This is the 2nd in a series of articles examining how small payroll teams have found success in recent years. The goal is to try and determine what methods were successful in an attempt for the Pirates to emulate them. The Minnesota Twins were the first team studied, in case you want to see the methodology of these articles.
Entering the 2010 season, the Rangers had the #1 ranked farm system (as determined by Baseball America) and a large amount of present-day talent on the roster. They were coming off of an 87-75 season in 2009 and expectations were high.
But due to Tom Hicks’ sports holding company Hicks Sports Group (an umbrella group containing the Dallas Stars, Texas Rangers, and Liverpool in the English Premier League) defaulting on interest payments on the $525M in loans he had on them, the Texas Rangers filed Chapter 11 bankruptcy. Essentially, the Rangers were a frozen asset and no major expenditures could be made without MLB approval. As a result, the Rangers had a 2010 Opening Day payroll of $55.3M, good for 27th out of 30 MLB teams.
And yet the 2010 Rangers finished 90-72 (improving their run differential from +34 in 2009 to +100 in 2010), won the AL West, and advanced to the World Series where they lost to the Giants.
In order to understand how the Rangers won in 2010, you need to go back to 2007. In July of 2007, the Rangers were floundering around on their way to a 75-87 finish. During that month, GM Jon Daniels decided to trade franchise star Mark Teixeira and reliever Ron Mahay to the Braves. In return the Rangers received: one of the top catcher prospects at the time (Jarrod Saltalamacchia), a future defensive whiz at shortstop (Elvis Andrus), a back of the rotation starter prospect (Matt Harrison), a young reliever prospect (Beau Jones), and a flamethrowing youngster in the Gulf Coast League (Neftali Feliz). At the time, Saltalamacchia and Andrus were seen as the keys to the deals and Feliz was the lottery ticket to be excited about if he truly developed.
Teixeira’s contract that he signed with the Rangers was up at the end of 2008. It was widely viewed that he would be out of their price range, so let’s compare the Wins Above Replacement for this trade with Teixeira’s contributions in 2007 and 2008. Also, keep in mind that the Braves ended up trading Teixeira to the Angels in 2008 once they fell out of contention.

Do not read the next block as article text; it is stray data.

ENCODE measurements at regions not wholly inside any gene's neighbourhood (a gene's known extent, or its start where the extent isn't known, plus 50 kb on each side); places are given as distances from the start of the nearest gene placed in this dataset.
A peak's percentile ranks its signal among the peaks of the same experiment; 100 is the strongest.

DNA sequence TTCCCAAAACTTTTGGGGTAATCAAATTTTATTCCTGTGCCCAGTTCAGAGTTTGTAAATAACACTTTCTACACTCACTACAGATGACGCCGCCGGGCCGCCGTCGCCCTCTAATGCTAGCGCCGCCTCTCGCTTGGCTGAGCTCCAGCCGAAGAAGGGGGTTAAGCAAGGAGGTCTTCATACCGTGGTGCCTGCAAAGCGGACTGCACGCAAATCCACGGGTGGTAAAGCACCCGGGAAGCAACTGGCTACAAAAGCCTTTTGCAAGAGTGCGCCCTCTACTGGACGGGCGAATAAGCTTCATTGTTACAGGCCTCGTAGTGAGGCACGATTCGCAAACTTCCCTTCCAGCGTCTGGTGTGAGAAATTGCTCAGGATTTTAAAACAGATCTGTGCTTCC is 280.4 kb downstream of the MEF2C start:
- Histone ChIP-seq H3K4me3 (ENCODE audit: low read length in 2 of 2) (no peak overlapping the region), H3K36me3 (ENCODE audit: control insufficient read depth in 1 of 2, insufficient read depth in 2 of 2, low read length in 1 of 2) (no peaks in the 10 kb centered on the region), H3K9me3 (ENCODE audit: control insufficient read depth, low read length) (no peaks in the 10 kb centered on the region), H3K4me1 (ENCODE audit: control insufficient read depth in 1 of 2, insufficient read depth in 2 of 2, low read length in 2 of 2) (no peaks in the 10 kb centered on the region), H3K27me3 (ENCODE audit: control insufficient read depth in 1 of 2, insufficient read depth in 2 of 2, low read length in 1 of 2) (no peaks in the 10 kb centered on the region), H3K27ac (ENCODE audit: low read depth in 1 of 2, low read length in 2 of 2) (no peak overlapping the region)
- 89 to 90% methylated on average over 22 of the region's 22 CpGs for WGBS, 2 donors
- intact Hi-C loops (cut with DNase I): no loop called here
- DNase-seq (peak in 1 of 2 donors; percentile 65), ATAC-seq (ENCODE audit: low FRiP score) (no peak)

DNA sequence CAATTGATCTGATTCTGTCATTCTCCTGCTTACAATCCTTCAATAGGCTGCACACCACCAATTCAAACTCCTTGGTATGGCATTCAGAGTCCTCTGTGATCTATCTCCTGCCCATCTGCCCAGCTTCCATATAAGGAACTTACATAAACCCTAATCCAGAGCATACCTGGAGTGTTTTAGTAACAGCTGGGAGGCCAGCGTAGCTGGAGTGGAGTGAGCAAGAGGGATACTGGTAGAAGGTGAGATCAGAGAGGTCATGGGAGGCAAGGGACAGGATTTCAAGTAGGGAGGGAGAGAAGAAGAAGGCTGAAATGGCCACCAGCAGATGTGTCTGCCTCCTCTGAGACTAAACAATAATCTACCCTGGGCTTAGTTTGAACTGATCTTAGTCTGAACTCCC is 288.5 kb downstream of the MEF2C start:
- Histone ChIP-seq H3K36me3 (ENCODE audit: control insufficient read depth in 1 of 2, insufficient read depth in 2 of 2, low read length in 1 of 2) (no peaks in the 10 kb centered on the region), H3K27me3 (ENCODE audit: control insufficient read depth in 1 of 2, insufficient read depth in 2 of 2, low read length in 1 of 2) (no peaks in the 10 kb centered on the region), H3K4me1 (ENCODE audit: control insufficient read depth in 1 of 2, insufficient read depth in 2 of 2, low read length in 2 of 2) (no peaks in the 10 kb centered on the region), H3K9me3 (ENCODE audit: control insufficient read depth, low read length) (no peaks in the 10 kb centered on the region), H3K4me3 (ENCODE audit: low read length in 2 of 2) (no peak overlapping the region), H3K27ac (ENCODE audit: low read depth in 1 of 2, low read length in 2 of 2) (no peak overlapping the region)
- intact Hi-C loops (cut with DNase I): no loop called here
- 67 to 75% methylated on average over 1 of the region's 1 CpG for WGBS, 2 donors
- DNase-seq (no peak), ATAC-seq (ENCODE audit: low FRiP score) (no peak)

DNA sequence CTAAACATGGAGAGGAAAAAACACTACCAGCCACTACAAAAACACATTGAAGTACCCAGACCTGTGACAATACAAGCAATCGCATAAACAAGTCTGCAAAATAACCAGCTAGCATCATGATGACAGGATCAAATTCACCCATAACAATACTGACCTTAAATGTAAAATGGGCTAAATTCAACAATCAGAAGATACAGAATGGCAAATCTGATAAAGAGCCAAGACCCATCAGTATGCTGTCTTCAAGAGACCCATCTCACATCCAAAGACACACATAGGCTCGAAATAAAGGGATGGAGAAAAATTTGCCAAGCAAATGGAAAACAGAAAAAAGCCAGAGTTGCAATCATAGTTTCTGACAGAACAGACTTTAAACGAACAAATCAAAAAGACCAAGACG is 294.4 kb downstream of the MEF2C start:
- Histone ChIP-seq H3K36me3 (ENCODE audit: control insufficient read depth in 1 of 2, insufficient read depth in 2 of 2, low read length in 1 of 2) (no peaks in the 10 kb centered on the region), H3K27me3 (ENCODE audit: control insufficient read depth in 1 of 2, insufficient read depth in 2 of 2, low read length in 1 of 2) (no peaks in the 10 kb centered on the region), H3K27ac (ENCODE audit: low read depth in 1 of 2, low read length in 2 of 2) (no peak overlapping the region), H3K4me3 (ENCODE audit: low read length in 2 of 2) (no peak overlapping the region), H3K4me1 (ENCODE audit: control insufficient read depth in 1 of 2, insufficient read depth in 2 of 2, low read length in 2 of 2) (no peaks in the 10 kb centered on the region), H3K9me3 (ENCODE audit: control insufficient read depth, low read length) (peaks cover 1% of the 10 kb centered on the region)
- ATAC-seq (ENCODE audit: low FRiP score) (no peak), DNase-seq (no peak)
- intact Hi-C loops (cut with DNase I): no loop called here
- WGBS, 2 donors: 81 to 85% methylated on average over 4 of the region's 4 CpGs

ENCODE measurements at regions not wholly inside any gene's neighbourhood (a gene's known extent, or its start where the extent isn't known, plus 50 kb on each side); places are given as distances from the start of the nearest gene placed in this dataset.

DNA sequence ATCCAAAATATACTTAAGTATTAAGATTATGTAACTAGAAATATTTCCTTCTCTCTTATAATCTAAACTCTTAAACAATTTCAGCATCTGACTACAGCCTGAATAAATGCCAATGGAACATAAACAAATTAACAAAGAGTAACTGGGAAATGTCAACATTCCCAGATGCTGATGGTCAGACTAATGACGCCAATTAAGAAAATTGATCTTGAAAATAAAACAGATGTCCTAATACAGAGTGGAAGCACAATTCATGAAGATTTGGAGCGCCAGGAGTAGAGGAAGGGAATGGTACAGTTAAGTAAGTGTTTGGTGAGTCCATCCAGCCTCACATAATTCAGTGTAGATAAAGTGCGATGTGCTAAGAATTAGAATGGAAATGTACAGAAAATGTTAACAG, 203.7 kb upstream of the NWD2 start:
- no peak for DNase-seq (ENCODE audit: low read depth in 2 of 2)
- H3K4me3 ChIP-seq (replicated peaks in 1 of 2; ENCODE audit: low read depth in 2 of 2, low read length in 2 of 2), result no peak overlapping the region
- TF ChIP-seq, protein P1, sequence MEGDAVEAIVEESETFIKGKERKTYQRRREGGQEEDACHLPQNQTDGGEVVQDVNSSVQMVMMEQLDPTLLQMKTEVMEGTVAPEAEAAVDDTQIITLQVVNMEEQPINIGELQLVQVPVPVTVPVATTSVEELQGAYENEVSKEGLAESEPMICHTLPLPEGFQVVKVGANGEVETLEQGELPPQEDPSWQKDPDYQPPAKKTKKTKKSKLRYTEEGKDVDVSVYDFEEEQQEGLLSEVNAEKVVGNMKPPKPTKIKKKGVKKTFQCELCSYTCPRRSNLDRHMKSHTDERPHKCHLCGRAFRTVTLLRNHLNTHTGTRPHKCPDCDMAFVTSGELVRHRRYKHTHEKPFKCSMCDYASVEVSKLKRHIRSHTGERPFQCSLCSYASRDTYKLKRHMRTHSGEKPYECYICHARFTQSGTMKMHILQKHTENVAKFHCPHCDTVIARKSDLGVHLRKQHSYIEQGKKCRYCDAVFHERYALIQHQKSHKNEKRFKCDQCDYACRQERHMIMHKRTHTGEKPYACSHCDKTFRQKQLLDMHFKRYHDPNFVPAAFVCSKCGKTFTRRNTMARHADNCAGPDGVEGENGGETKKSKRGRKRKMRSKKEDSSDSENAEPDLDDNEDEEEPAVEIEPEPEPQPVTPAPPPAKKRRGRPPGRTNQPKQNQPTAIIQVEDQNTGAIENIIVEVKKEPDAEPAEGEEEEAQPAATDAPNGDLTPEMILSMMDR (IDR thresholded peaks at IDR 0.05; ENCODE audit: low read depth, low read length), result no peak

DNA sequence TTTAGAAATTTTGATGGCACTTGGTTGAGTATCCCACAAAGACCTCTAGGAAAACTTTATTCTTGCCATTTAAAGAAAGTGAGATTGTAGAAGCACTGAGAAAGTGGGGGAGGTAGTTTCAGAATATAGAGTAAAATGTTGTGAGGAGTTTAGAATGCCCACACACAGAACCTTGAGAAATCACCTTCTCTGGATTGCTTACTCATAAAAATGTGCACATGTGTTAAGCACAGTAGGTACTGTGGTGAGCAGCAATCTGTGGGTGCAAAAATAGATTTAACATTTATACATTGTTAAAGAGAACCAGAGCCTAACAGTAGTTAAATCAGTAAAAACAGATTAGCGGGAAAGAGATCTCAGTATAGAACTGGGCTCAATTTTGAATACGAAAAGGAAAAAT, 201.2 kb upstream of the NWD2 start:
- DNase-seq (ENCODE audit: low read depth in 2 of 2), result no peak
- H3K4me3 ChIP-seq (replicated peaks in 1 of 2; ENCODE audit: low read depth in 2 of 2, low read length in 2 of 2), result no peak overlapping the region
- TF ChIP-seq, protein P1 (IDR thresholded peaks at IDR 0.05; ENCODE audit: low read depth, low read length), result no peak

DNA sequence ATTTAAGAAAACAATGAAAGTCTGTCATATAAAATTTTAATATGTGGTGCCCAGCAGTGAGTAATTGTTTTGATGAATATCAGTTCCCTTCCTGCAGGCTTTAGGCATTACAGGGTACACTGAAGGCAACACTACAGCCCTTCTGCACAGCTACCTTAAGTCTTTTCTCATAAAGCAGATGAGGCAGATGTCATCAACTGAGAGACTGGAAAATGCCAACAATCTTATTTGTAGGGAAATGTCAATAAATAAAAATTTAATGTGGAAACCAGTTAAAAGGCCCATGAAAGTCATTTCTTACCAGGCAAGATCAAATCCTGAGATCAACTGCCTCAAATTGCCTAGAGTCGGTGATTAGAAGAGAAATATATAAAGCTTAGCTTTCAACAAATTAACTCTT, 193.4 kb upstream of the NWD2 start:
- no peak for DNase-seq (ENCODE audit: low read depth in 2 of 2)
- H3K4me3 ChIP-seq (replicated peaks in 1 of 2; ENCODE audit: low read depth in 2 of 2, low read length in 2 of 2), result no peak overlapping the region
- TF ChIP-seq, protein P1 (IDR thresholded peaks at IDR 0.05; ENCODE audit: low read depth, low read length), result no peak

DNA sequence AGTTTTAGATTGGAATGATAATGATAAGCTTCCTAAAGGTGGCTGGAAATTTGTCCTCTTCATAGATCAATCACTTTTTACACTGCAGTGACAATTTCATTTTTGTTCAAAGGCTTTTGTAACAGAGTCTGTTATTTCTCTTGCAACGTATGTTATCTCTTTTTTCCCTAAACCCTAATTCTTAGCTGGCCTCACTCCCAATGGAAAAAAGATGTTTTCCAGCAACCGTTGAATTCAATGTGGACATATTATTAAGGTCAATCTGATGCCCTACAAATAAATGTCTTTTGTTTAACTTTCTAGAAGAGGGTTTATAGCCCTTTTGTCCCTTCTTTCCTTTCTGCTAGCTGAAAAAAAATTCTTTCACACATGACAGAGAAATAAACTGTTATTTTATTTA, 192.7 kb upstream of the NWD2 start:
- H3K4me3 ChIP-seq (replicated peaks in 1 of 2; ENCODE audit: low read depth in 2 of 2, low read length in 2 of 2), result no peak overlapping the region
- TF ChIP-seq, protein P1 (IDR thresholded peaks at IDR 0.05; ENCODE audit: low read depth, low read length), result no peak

Mark Teixeira (2.3, 7.3 in 2007, 2008 with ATL/LAA) = 9.6
Ron Mahay (0.3 in 2007 with ATL) = 0.3
Jarrod Saltalamacchia (-0.4, 0.3, 0.4, 0.1 in 2007, 2008, 2009, 2010 with TEX) = 0.4
Elvis Andrus (3.1, 1.5 in 2009, 2010 with TEX) = 4.6
Matt Harrison (0.6, 0.6, -0.1 in 2008, 2009, 2010 with TEX) = 1.1
Neftali Feliz (1.1, 1.7 in 2009, 2010 with TEX) = 2.8
The Braves received 9.9 WAR from Teixeira and Mahay, while the Rangers have received 8.9 WAR to date. Saltalamacchia was traded to Boston, as his hitting never adjusted to the major league level and he developed a slight Mackey Sasser Syndrome with his throwing. Matt Harrison is a 5th starter at best, but still provides innings. Beau Jones is still in the minors, but should be in Texas in 2011 as a bullpen option. Even with the minimal contributions from those three, Texas has clearly won this trade because of Andrus and Feliz.
2010 was a down year with the bat for Andrus, highlighted by his 0 HR’s in 586 plate appearances, but his defense was Gold Glove caliber again. Feliz was a dominant setup man in 2009 down the stretch for Texas and moved into the closer position in 2010. There is talk that if the Rangers do not re-sign Cliff Lee that Feliz will be moved back to a starter’s role, which is what he was all through the minors. His upper 90’s fastball and devastating curveball are a good beginning to a starter’s arsenal. These two players will continue to add to the running WAR total in Texas’s favor for many years each.
Additionally, in December 2007, the Rangers and Reds got together on a swap of “fallen angel” prospects. The Rangers traded Edinson Volquez (and Danny Herrera) to the Reds for Josh Hamilton. Volquez was once part of the much hyped DVD trio of Thomas Diamond, Volquez, and John Danks. These three were going to lead the Rangers to glory. Diamond developed shoulder problems, and only in 2010 reached the majors as a reliever with the Cubs, Volquez was traded for Hamilton, and Danks was traded to the White Sox.
Josh Hamilton was drafted 1st overall in 1999 by the Tampa Bay (Devil) Rays and was the next great phenom. He was said to possess all 5 tools and was oozing with talent. However, after flashing his greatness very early in his minor league career, he was derailed by injuries and the subsequent drug problems that he encountered while recovering from these injuries. After returning from a long drug suspension in 2006, Hamilton did not show enough during the season to warrant being protected on the 40-man roster by the Rays. The Cubs drafted him in the 2006 Rule 5 draft and immediately traded him to the Reds for cash considerations. In 2007, Hamilton not only treaded water with the Reds, but did quite well especially considering all the rust he had to scrape off. That year, he hit a very respectable .292/.368/.554 (922 OPS) in 90 games for the Reds, but he did have some injuries. The Reds felt that trading an injury prone Rule 5 pickup, essentially a free player, for a potential top of the rotation starter with some injury and attitude warts was an even trade.